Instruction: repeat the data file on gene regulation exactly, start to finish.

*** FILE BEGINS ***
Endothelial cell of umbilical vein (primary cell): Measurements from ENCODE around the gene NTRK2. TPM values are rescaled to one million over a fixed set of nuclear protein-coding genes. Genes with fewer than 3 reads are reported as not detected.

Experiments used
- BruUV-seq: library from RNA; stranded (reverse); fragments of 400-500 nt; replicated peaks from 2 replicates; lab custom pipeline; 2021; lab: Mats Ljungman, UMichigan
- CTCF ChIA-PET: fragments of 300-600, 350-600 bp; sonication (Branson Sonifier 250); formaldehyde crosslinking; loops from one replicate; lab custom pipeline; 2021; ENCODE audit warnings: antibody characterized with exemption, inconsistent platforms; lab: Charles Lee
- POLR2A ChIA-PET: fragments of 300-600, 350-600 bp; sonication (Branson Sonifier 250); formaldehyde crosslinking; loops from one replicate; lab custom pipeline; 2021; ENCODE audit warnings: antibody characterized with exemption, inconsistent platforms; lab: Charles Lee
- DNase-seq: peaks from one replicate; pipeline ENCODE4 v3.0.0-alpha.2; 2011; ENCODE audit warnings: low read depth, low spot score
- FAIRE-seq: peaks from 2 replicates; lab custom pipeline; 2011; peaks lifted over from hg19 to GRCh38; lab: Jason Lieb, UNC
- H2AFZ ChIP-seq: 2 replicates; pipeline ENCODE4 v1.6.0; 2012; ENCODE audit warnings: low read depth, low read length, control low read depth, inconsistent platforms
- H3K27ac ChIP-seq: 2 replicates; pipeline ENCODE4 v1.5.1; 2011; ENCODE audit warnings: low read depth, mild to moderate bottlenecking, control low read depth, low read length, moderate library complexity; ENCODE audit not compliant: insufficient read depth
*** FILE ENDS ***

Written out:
Endothelial cell of umbilical vein (primary cell): Measurements from ENCODE around the gene NTRK2. TPM values are rescaled to one million over a fixed set of nuclear protein-coding genes. Genes with fewer than 3 reads are reported as not detected.

Experiments used
- BruUV-seq: library from RNA; stranded (reverse); fragments of 400-500 nt; replicated peaks from 2 replicates; lab custom pipeline; 2021; lab: Mats Ljungman, UMichigan
- CTCF ChIA-PET: fragments of 300-600, 350-600 bp; sonication (Branson Sonifier 250); formaldehyde crosslinking; loops from one replicate; lab custom pipeline; 2021; ENCODE audit warnings: antibody characterized with exemption, inconsistent platforms; lab: Charles Lee
- POLR2A ChIA-PET: fragments of 300-600, 350-600 bp; sonication (Branson Sonifier 250); formaldehyde crosslinking; loops from one replicate; lab custom pipeline; 2021; ENCODE audit warnings: antibody characterized with exemption, inconsistent platforms; lab: Charles Lee
- DNase-seq: peaks from one replicate; pipeline ENCODE4 v3.0.0-alpha.2; 2011; ENCODE audit warnings: low read depth, low spot score
- FAIRE-seq: peaks from 2 replicates; lab custom pipeline; 2011; peaks lifted over from hg19 to GRCh38; lab: Jason Lieb, UNC
- H2AFZ ChIP-seq: 2 replicates; pipeline ENCODE4 v1.6.0; 2012; ENCODE audit warnings: low read depth, low read length, control low read depth, inconsistent platforms
- H3K27ac ChIP-seq: 2 replicates; pipeline ENCODE4 v1.5.1; 2011; ENCODE audit warnings: low read depth, mild to moderate bottlenecking, control low read depth, low read length, moderate library complexity; ENCODE audit not compliant: insufficient read depth